China says it will drop its tariffs on Australian barley imports that had been in place for three years and affected billions of dollars of trade.
Australia’s Prime Minister Anthony Albanese welcomed the move.
Canberra also said it will suspend its case at the World Trade Organization (WTO) over Beijing’s duties on barley.
In another sign of the thawing relationship between the two nations, Australia this week invited China’s new foreign minister to visit the country.
China’s Ministry of Commerce said the tariffs will be dropped starting on Saturday.
“In view of the changes in China’s barley market, it is no longer necessary to continue to impose anti-dumping duties and countervailing duties on imported barley from Australia,” China’s commerce ministry said.
Before the tariffs were imposed the Australian government had estimated that barley exports to China averaged around A$1.2 billion ($790m; £620m) a year.
In 2020, Beijing imposed tariffs on key Australian exports such as barley, beef and wine, as well as unofficial restrictions on lobster and meat exports from certain abattoirs.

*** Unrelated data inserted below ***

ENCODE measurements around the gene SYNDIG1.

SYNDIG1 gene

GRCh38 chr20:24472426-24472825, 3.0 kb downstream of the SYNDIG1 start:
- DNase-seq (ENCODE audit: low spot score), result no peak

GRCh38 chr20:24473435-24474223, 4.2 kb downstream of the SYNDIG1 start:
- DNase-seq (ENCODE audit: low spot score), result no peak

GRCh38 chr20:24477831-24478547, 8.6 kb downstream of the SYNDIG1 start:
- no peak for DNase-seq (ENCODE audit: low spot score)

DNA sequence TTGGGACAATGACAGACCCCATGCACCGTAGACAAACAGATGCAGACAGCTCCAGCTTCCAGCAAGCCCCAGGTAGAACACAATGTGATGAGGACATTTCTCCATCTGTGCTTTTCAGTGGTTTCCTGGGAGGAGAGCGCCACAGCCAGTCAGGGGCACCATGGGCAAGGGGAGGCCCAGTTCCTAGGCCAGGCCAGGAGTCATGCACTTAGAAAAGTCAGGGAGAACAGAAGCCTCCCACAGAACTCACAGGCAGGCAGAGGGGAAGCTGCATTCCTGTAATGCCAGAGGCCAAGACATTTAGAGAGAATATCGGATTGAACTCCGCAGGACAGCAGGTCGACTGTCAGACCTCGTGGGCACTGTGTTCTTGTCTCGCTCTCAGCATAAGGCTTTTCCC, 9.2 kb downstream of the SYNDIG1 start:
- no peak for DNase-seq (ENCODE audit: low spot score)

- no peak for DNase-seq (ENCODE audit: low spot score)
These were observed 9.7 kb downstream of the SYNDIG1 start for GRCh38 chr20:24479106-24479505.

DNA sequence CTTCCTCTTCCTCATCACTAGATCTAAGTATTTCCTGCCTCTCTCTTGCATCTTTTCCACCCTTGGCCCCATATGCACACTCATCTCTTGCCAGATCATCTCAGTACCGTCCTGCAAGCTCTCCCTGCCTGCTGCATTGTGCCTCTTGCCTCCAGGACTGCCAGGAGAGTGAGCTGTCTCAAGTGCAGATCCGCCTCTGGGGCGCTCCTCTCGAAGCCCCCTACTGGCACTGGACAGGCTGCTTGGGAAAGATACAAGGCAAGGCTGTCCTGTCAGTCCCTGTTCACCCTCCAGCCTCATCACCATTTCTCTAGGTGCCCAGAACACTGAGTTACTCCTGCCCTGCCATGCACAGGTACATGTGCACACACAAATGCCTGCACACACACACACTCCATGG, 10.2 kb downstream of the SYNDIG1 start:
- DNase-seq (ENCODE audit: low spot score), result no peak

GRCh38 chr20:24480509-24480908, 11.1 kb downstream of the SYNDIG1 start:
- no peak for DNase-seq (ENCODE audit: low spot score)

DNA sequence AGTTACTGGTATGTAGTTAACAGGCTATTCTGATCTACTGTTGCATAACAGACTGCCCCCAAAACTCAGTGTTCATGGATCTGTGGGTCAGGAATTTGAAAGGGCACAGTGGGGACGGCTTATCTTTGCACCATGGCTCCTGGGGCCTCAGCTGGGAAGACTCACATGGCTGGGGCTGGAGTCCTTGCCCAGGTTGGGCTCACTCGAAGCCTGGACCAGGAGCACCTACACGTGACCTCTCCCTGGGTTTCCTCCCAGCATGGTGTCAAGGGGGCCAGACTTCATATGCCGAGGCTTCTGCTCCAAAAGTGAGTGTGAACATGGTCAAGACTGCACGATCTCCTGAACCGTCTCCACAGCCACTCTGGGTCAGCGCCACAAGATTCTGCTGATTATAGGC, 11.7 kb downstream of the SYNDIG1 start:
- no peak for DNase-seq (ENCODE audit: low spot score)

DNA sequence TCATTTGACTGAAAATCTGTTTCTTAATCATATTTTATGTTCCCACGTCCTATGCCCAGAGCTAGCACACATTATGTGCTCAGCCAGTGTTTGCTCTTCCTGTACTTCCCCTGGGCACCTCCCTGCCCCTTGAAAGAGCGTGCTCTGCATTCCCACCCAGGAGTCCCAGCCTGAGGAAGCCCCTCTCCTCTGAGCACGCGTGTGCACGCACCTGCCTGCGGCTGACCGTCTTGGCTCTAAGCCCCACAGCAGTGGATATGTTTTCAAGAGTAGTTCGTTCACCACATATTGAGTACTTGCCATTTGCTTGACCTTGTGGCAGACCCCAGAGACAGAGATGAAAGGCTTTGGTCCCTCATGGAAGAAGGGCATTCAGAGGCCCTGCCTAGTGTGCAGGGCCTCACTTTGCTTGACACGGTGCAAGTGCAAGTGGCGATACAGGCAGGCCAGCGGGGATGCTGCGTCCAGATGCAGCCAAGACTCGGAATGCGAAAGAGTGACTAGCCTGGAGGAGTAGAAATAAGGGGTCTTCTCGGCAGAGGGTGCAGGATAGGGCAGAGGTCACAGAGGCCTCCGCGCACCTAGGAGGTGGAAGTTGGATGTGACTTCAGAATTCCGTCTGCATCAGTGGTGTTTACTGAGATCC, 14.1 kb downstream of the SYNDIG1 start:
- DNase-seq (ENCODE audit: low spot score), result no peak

Canberra is now urging Beijing to drop tariffs on Australian wine, which is the subject of a separate WTO complaint.
Australia’s wine industry was hit hard when China imposed heavy tariffs on its exports in 2020, effectively cutting off what was once its most lucrative market.
The relationship between Australia and China deteriorated markedly in 2020 when then-Prime Minister Scott Morrison called for an international investigation into the origins of Covid-19.
Since the election of the centre-left Labor government in May 2022, communications between the two countries have resumed and their relationship has improved.